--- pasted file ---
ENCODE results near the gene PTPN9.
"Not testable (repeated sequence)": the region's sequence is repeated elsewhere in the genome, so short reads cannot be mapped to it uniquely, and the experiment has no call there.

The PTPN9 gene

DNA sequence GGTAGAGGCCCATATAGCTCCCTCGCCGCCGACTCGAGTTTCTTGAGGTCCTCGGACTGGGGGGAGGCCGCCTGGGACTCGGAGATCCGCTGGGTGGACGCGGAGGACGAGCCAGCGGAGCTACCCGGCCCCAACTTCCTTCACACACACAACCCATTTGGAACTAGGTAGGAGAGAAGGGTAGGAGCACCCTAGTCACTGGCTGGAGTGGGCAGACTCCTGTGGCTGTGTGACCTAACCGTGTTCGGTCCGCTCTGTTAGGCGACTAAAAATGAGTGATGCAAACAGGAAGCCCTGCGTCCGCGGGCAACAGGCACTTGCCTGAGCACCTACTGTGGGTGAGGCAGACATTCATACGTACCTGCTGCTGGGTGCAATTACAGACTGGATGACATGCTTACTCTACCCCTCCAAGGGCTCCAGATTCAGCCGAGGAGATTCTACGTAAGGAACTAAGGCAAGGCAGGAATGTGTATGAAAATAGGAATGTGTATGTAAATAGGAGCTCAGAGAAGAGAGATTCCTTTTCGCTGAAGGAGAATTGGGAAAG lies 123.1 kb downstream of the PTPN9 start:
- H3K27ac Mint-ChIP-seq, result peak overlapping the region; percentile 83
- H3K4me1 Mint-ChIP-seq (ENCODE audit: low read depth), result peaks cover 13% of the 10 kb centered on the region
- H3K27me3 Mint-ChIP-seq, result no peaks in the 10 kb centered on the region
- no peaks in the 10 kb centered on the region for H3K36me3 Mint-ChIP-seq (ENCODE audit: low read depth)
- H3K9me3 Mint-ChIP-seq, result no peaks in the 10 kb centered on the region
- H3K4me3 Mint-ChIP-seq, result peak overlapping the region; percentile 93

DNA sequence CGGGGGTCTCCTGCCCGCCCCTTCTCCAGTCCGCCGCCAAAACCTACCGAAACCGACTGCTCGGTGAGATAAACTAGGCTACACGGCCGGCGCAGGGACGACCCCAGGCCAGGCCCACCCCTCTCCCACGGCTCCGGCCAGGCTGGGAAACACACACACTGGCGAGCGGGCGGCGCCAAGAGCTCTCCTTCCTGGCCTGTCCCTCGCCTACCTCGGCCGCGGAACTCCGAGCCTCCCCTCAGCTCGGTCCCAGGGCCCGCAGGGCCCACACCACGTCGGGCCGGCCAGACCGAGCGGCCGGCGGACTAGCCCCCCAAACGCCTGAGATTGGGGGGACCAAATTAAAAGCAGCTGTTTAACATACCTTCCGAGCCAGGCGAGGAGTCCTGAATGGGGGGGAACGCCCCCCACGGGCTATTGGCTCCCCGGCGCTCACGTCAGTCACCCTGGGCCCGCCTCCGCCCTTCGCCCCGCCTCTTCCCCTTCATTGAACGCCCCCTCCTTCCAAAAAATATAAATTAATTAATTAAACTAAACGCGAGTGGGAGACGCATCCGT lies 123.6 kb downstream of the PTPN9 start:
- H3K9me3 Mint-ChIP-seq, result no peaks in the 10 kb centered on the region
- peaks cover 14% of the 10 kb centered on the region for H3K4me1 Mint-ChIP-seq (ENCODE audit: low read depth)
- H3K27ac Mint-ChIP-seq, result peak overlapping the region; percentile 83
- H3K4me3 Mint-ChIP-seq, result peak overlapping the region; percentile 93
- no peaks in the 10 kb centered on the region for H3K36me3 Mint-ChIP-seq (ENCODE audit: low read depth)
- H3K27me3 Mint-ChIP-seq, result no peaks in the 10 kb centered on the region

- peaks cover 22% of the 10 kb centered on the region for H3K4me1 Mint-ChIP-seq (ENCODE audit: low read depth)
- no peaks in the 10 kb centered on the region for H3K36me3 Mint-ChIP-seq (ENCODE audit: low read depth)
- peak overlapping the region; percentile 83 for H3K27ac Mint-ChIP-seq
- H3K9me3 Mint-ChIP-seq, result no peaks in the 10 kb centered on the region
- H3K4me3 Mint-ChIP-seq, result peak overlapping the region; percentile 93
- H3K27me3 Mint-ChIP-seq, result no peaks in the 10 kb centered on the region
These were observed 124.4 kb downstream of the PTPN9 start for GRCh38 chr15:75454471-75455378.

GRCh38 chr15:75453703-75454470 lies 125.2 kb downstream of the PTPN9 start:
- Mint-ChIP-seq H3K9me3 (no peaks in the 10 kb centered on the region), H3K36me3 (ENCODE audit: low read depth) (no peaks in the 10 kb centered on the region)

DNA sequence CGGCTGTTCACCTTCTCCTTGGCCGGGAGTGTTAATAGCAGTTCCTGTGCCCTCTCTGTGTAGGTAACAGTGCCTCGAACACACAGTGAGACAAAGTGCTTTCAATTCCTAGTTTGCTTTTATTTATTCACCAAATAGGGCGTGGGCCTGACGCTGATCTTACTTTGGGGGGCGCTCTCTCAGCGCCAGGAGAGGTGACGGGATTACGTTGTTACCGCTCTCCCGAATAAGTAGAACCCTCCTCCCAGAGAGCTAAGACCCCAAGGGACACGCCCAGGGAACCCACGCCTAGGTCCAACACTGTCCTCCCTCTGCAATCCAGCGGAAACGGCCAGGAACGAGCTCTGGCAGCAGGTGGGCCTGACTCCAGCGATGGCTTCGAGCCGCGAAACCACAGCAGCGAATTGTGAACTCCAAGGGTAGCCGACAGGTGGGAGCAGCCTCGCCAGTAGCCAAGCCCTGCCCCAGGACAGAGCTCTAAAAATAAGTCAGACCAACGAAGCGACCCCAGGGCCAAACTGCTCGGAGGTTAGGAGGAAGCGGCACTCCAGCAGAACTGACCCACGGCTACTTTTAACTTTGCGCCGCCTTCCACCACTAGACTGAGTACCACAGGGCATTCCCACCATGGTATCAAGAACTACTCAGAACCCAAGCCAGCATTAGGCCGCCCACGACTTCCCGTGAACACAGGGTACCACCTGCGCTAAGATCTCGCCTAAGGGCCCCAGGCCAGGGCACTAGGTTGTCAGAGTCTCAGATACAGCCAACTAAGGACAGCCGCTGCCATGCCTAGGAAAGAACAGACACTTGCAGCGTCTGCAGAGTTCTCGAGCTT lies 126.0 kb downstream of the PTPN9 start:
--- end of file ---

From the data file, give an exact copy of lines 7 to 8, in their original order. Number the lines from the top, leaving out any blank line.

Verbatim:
- H3K27me3 Mint-ChIP-seq, result no peaks in the 10 kb centered on the region
- no peaks in the 10 kb centered on the region for H3K36me3 Mint-ChIP-seq (ENCODE audit: low read depth)